Tom Jenkins of The Guardian says "Sports photography is all about seizing the moment, capturing the drama and telling a story."   This is very true as capturing the action at its peak is the ultimate goal.  Whether it be a high paced Premier League football match or a more relaxed Golf tournament, capturing the action is a must.  It can also be classed as documentary as it is a moment in time and depending on what you capture it could also be a historical moment.


Photo by Dan Eardley

There is not just one thing that defines street photography.  It is about capturing the emotion and expressions of people but also capturing the urban environment.  It is basically taking photographs on the street, finding art and beauty in ordinary places and ordinary people and having the skill to compose them in a clever way.  It crosses with documentary as you are capturing a moment in time that will never be the same  again, it could also be classed as portraiture if your subject is a person and also landscape if your subject is the urban landscape.


Photo by Kerry Diamond

Wedding photography is the capturing of activities relating to weddings.  It can involve taking pictures of the couple before the wedding for use on invites, thank you cards etc as well as coverage of the wedding and reception.  You could also class wedding photography as documentary and portraiture.

Task Two

For my Specialist Location brief I have chosen Landscape photography, night time urban photography to be precise.  As I said at the beginning I wanted to imitate some of Andrew Brook's work without using montage techniques.  I have also researched a number of other photographers whose influences I aim to inject into my images.  

Andrew Brooks

Angelic View by Andrew Brooks

Photo by Andrew Brooks

Andrew Brooks is a photographer, digital artist and film-maker who spends hours in a darkened studio striving to show us the bigger picture.  Weeks, months and sometimes years can pass by as he re-touches picture after picture, to create the perfect moment.  In recent years his vision has evolved into large panoramic scenes of nature and forensically detailed cityscapes.  It gives his work a timeless, fantastical appeal capturing the imagination of the public and landing high profile international projects such as the Hidden City Series and commissions by the BBC.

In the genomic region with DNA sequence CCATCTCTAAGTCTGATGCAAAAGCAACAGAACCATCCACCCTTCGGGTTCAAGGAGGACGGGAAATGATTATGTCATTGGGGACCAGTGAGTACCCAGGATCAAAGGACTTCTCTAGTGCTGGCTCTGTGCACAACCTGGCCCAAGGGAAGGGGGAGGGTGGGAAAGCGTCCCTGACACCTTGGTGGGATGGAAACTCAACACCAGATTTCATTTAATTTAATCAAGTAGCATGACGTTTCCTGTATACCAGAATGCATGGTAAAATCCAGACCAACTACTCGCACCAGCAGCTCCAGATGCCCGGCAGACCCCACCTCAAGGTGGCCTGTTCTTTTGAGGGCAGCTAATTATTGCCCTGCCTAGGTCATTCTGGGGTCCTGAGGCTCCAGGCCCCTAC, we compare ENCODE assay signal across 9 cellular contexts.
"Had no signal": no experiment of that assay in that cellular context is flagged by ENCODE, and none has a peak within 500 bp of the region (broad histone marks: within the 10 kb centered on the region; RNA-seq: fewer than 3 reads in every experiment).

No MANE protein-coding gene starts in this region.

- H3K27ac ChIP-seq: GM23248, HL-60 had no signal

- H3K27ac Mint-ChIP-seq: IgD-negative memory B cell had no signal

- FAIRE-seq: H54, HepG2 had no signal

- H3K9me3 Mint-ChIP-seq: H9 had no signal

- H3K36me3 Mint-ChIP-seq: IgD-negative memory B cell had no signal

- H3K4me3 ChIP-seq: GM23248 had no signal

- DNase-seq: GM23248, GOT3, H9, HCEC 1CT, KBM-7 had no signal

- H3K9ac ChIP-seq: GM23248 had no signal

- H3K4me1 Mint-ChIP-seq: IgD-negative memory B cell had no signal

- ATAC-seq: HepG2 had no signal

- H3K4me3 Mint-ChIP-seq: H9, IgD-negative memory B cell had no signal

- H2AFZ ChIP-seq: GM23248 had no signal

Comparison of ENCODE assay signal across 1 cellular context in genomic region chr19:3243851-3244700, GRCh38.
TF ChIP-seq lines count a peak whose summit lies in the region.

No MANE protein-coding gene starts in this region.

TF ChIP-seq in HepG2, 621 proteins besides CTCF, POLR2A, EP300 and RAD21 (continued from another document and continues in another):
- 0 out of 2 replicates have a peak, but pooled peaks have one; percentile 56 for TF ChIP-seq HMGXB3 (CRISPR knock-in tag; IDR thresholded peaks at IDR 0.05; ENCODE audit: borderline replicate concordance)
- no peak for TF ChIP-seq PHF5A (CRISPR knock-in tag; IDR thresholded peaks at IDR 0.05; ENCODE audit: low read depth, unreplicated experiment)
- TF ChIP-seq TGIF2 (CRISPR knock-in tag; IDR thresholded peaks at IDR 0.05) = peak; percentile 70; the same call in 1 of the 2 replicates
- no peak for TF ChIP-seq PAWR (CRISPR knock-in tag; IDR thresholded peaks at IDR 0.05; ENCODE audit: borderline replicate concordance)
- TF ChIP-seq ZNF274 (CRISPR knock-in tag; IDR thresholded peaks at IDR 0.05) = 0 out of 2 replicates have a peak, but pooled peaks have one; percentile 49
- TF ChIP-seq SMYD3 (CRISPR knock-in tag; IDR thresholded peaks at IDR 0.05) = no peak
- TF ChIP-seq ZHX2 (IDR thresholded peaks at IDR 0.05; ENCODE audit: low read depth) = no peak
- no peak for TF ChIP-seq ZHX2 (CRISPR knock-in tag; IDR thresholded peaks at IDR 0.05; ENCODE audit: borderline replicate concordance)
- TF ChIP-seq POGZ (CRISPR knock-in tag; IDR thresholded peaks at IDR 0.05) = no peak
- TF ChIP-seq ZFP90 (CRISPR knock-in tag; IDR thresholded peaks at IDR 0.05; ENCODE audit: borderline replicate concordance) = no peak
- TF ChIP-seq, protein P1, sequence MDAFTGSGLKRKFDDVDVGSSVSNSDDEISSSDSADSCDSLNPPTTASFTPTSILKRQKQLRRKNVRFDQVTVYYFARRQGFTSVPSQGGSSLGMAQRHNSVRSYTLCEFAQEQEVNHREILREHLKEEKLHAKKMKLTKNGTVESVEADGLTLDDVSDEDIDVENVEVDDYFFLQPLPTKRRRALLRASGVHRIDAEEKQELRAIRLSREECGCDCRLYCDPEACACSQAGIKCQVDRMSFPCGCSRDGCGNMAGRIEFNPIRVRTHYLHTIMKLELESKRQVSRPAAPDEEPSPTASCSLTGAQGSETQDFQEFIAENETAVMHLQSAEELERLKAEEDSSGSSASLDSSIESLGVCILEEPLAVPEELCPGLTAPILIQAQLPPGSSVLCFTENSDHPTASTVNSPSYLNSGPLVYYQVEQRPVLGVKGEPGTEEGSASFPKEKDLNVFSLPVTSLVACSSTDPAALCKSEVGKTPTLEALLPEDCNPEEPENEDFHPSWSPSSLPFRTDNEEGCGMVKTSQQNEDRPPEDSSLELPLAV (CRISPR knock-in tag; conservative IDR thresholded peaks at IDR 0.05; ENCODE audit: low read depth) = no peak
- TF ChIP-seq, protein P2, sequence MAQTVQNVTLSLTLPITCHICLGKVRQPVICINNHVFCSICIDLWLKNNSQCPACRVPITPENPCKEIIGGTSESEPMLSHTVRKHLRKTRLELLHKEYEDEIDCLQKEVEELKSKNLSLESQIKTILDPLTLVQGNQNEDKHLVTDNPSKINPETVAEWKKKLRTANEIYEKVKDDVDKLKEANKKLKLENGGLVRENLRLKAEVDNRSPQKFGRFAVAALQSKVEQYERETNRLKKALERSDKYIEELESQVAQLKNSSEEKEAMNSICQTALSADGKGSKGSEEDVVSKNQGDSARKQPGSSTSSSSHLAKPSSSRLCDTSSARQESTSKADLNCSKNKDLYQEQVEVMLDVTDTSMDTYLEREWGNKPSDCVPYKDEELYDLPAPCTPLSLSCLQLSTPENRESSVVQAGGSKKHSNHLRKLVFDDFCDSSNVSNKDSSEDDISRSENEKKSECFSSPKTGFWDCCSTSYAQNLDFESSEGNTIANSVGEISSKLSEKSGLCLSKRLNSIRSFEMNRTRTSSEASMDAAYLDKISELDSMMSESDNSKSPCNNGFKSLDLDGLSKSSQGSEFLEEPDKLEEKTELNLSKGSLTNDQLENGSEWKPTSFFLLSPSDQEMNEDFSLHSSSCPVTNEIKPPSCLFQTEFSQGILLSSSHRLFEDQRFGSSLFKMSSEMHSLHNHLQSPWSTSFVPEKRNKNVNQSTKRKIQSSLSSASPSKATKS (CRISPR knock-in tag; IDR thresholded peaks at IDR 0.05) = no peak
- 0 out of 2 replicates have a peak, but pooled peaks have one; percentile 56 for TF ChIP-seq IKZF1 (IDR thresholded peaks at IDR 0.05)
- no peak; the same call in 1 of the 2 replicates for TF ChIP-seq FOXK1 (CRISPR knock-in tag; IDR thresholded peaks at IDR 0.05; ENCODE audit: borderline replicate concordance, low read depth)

In his picture Angelic View (top of Town Hall, Manchester) 
he gave the usual dull grey working class city a visual make-over so exciting, he made it look like a scene from Tim Burton's Batman!
Ref.  www.andrewbrooksphotography.com

Mike Curry

Photo by Mike Curry

Mike Curry is a landscape photographer based in London.  He started out life as a photographer by blagging his way into a job at the renowned Selfridges Portrait Studio even though he had no portfolio and didn't even own a camera!  He was thrown in at the deep end on his first assignment of photographing Arab and Nigerian royalty, no doubt this was a daunting first task but Mike accomplished it and was soon running the studio.  He left Selfridges to start his own portrait business, which has been his bread and butter for the past 27 years.

Mike's image above is similar to the work I am trying to create.  I love the lights and reflections in his work as well as the contrast between the darks and the lights.  

Ryan Budhu

Photo by Ryan Budhu

Ryan Budhu is an amazing photographer from New York.  
On his Flickr account he describes himself as "just a guy who mostly just tries to capture things I see whilst living in Downtown Manhattan."  As you can see from the image above there are titbits from his work that are visible in my own.  To get the smoothness of the water Ryan has used a long shutter speed, which has also beautifully captured all of the lights and reflections in this Manhattan skyline.  I love it!  Most of Ryan's images are taken from rooftops which really show New York at it's best.

Photo by Ryan Budhu

You can find out more about Ryan at www.ryanbudhu.com

Ansel Adams

Photo by Ansel Adams

Ansel Adams was an American photographer better known for his black and white landscapes using an 8X10 large format camera.  Although Ansel's work does not directly influence my own work, I felt I should  include him as he photographed the American landscapes that he loved as I am doing with my Manchester images.  
I think you have to enjoy what you are seeing in order to photograph it, that way your vision really shines through.

Photo by Ansel Adams

Felix Bonfils

Photo by Felix Bonfils

I really like the image above by Felix Bonfils, again although it is not directly influencing me in my work it has reflections in it as do mine.